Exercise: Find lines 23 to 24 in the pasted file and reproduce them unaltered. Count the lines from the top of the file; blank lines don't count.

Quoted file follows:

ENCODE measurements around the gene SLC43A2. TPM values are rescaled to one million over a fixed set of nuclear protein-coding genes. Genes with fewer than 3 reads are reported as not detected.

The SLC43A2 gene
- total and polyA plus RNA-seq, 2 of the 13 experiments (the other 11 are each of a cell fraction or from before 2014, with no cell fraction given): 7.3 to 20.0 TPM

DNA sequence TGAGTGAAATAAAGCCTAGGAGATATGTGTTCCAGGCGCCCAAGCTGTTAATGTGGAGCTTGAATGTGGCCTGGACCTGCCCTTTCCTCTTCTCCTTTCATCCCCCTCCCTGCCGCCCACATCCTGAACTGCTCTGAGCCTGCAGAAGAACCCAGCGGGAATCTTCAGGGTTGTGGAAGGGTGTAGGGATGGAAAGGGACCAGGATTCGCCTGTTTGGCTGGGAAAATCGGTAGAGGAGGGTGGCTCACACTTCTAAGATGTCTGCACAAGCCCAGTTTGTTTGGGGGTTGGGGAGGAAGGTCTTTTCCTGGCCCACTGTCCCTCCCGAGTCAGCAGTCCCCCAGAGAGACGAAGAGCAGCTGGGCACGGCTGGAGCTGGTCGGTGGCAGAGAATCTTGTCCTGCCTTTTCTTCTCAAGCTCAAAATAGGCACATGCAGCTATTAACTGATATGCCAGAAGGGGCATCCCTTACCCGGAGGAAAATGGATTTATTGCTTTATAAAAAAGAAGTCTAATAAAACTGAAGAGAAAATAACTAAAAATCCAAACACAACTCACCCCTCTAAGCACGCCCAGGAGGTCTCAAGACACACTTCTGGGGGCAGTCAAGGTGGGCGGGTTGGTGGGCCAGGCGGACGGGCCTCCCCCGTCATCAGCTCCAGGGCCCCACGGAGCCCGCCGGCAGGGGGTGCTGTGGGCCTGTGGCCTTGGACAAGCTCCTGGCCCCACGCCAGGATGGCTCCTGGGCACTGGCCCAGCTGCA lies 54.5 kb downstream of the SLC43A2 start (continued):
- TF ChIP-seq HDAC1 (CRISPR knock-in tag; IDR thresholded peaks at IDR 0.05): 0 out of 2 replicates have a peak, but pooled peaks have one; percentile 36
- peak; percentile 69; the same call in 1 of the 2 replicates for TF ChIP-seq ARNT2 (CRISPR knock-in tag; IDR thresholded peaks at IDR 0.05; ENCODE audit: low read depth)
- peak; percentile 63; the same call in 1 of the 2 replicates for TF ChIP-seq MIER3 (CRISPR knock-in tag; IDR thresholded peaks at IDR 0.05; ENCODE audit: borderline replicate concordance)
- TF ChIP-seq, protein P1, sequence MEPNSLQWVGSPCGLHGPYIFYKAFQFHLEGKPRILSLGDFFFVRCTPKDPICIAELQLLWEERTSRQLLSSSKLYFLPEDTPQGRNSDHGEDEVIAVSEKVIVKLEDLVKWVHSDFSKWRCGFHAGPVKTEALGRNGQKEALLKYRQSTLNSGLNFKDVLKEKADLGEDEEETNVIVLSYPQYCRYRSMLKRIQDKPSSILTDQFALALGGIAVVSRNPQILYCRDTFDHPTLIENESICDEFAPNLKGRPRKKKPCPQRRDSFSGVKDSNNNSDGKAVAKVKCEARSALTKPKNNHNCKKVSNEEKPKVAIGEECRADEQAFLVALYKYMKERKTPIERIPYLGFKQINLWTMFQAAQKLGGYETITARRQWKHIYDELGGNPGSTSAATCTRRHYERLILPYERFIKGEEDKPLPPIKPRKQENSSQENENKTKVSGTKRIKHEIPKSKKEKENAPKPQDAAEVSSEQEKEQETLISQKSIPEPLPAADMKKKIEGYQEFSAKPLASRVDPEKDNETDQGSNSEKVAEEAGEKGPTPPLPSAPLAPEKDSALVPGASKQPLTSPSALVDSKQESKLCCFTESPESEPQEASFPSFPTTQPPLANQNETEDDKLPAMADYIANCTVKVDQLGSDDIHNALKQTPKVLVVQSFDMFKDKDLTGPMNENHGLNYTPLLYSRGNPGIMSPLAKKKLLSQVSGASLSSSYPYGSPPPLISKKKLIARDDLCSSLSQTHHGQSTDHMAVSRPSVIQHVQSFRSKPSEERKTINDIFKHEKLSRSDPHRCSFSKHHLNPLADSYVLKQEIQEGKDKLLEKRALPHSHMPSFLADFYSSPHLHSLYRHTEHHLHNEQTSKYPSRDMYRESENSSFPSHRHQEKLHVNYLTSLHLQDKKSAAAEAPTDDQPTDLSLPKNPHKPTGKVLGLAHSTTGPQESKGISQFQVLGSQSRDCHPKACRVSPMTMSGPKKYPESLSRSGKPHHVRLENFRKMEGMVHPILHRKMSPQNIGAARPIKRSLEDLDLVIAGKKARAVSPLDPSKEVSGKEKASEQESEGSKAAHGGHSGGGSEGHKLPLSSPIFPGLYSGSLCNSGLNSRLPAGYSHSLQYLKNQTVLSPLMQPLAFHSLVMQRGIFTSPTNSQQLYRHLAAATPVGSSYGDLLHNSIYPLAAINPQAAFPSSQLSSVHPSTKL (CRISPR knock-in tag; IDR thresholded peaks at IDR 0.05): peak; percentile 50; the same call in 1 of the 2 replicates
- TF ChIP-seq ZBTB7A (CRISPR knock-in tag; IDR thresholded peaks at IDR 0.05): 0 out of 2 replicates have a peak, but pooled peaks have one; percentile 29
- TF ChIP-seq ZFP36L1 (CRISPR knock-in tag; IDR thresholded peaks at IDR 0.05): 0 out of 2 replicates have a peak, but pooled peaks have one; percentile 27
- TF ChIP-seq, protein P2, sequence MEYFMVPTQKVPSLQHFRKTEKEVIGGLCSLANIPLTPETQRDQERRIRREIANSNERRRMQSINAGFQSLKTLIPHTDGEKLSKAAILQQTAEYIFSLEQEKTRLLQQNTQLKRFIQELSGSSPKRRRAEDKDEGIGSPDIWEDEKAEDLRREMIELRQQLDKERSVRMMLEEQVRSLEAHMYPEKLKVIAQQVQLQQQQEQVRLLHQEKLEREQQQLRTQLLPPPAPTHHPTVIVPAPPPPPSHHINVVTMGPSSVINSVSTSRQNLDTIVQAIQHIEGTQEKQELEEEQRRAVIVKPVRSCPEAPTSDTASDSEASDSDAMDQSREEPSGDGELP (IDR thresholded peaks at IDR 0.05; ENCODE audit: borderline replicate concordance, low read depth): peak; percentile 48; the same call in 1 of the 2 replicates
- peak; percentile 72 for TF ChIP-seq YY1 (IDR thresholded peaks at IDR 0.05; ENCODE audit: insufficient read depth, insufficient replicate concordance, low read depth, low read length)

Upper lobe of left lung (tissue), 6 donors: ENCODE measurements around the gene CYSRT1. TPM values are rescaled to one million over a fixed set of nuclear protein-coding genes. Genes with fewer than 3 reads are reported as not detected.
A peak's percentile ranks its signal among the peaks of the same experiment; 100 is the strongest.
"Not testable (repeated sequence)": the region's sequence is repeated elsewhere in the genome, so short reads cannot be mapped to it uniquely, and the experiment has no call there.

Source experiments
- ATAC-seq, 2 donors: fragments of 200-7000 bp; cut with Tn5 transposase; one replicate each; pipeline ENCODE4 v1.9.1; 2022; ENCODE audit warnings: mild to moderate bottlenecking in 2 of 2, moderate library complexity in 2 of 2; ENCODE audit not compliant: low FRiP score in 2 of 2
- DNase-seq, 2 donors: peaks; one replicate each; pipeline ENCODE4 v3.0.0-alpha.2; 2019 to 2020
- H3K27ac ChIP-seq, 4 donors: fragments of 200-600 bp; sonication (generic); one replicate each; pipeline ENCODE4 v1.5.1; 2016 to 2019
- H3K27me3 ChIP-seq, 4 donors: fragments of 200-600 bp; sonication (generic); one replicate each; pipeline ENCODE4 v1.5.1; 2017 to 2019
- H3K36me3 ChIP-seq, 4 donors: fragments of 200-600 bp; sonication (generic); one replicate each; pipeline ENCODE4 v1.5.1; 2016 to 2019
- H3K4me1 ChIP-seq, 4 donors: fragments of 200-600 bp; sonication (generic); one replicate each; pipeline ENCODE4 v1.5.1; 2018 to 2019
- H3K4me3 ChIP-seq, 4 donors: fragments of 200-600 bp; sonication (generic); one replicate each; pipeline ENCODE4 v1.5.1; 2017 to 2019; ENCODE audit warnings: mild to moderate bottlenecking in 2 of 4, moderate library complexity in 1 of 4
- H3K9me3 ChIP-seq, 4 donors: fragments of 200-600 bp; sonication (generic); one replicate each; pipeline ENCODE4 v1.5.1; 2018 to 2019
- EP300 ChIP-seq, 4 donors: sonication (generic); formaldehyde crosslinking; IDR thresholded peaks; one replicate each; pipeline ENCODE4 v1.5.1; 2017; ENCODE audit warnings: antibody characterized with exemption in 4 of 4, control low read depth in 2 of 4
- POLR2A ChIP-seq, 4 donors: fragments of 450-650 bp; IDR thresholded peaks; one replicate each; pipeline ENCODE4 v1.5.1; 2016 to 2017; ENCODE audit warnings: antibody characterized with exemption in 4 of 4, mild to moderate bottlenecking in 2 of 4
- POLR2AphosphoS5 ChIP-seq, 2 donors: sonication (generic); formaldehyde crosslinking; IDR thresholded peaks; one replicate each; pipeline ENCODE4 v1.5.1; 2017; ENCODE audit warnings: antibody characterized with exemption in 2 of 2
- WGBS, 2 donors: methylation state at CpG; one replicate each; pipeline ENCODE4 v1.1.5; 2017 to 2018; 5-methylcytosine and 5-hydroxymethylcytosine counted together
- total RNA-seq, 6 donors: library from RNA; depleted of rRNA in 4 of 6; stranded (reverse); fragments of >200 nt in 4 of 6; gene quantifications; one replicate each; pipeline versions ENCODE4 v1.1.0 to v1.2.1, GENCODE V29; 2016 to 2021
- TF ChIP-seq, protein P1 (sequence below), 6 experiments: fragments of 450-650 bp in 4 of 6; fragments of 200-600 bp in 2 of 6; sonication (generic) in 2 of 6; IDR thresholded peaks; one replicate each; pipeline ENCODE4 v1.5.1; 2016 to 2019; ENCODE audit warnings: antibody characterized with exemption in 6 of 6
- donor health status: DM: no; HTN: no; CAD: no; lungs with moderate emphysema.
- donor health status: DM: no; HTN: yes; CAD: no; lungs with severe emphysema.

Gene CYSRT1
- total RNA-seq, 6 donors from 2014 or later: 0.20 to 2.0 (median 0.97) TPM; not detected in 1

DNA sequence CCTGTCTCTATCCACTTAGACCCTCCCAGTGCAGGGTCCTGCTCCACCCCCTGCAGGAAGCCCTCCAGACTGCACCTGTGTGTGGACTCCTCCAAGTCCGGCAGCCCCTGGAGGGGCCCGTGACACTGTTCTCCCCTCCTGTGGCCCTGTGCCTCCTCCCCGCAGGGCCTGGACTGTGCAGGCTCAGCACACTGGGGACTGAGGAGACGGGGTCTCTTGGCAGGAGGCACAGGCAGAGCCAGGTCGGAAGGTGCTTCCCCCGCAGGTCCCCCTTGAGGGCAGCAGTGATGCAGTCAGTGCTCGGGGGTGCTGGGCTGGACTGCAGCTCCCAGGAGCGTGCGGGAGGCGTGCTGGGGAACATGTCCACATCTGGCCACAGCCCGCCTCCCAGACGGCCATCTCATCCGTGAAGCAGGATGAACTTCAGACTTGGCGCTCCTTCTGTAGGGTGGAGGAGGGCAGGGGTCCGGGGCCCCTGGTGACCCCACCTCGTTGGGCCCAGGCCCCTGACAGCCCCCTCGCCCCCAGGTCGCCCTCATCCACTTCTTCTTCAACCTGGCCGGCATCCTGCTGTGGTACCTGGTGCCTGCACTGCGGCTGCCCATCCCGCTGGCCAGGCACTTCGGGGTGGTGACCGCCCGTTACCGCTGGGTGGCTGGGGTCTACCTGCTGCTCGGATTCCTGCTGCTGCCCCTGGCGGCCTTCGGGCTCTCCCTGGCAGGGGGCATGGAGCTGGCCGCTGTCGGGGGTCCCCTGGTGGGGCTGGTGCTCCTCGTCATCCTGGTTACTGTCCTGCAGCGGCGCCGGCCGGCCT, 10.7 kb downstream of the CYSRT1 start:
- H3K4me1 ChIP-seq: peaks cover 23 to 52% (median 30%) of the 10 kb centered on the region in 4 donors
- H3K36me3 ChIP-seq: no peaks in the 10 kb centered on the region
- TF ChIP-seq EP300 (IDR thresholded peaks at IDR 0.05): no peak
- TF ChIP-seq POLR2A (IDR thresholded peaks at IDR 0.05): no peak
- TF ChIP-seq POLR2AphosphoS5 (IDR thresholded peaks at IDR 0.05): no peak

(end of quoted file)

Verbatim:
- H3K4me3 ChIP-seq, 4 donors: fragments of 200-600 bp; sonication (generic); one replicate each; pipeline ENCODE4 v1.5.1; 2017 to 2019; ENCODE audit warnings: mild to moderate bottlenecking in 2 of 4, moderate library complexity in 1 of 4
- H3K9me3 ChIP-seq, 4 donors: fragments of 200-600 bp; sonication (generic); one replicate each; pipeline ENCODE4 v1.5.1; 2018 to 2019